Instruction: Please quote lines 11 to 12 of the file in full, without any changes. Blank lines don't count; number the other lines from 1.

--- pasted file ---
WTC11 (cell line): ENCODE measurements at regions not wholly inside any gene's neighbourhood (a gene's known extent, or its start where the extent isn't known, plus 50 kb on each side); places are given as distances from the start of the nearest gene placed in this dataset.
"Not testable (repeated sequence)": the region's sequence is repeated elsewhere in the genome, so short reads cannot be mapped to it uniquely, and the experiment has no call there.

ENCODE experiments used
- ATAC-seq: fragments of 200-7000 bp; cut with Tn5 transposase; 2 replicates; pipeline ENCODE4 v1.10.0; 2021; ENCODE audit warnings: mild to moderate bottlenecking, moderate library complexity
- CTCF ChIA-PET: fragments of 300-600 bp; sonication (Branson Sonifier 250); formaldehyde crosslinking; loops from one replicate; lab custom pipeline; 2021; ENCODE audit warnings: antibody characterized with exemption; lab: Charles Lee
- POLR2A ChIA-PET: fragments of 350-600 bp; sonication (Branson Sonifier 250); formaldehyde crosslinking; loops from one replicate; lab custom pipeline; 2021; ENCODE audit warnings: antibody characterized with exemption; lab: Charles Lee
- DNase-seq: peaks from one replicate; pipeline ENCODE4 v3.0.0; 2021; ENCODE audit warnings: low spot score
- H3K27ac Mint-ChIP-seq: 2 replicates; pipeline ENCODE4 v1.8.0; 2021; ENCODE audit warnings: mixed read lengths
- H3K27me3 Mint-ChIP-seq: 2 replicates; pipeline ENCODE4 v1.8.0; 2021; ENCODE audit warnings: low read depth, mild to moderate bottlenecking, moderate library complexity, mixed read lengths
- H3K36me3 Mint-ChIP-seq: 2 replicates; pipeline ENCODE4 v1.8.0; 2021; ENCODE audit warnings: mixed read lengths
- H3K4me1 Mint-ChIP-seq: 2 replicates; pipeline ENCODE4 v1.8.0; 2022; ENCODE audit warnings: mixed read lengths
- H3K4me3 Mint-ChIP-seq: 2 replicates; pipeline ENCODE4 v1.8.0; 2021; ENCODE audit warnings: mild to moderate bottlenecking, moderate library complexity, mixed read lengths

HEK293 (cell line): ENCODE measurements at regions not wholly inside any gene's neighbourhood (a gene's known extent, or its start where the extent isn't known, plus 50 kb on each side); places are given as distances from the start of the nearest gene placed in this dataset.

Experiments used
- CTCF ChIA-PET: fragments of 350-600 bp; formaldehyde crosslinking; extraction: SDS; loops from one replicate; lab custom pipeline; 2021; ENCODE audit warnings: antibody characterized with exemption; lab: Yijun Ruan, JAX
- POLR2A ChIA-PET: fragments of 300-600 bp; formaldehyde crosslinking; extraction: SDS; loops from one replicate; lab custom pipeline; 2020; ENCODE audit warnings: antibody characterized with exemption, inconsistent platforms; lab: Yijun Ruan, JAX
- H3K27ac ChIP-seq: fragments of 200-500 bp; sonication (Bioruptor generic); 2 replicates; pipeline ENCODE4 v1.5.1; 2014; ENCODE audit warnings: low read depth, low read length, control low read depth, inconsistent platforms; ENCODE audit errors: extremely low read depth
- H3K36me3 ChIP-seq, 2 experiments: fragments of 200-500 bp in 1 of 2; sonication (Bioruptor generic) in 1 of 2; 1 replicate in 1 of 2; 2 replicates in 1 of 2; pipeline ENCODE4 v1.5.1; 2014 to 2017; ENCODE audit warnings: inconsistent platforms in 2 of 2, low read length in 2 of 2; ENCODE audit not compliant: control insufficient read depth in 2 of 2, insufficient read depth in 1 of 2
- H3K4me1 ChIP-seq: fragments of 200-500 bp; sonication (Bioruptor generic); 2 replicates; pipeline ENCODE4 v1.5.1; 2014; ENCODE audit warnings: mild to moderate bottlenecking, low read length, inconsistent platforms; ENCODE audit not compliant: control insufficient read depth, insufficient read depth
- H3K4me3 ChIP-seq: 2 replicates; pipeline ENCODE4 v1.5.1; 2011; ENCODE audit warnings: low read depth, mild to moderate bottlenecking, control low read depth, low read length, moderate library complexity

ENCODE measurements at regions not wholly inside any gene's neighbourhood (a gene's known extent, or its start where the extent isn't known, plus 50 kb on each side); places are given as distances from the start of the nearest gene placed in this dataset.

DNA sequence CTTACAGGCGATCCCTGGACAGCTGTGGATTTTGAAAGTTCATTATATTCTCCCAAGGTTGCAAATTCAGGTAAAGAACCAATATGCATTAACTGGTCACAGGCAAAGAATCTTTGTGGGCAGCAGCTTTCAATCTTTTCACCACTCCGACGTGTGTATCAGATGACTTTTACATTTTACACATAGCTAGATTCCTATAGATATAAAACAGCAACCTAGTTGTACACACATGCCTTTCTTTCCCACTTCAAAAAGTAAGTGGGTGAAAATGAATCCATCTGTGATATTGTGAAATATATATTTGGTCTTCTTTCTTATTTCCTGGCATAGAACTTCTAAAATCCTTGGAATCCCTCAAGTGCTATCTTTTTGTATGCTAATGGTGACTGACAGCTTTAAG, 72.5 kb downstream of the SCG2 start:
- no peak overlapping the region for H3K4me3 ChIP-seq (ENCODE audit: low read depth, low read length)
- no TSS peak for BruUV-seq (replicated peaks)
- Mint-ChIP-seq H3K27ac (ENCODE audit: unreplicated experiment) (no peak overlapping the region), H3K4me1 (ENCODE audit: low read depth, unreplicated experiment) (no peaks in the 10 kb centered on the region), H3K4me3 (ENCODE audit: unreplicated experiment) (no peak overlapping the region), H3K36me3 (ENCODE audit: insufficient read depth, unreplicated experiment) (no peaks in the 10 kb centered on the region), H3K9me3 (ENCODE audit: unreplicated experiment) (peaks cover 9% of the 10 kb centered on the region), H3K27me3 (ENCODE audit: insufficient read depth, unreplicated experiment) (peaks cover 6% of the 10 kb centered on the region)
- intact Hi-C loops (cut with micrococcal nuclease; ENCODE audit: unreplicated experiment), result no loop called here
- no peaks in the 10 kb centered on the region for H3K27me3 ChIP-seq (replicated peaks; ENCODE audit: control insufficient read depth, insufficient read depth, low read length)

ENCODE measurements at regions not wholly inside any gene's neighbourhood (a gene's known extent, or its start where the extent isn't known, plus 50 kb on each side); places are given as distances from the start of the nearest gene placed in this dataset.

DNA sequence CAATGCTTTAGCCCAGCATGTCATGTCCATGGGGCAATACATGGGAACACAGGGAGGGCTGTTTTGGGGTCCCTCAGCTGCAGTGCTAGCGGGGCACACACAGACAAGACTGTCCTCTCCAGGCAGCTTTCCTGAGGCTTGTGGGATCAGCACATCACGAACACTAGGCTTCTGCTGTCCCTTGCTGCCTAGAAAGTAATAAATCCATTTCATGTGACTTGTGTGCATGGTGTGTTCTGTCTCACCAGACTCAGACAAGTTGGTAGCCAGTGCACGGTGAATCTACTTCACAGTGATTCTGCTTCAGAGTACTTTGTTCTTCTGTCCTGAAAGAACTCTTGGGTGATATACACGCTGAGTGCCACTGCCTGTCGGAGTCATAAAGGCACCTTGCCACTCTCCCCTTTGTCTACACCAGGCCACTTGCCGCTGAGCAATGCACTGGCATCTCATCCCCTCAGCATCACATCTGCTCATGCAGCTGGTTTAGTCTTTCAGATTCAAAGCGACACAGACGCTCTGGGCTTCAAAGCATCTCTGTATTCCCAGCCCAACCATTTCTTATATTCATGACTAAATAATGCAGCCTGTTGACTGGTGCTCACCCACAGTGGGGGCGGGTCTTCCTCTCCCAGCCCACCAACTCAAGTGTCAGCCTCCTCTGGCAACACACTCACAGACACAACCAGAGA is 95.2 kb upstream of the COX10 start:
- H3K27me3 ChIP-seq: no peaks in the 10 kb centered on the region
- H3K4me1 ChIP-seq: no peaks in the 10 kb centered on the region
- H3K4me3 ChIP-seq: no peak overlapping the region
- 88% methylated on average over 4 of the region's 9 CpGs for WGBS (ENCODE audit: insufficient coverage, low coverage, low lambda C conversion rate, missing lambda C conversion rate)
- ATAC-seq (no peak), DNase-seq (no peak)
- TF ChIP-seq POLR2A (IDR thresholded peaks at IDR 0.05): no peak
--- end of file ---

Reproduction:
- H3K4me1 Mint-ChIP-seq: 2 replicates; pipeline ENCODE4 v1.8.0; 2022; ENCODE audit warnings: mixed read lengths
- H3K4me3 Mint-ChIP-seq: 2 replicates; pipeline ENCODE4 v1.8.0; 2021; ENCODE audit warnings: mild to moderate bottlenecking, moderate library complexity, mixed read lengths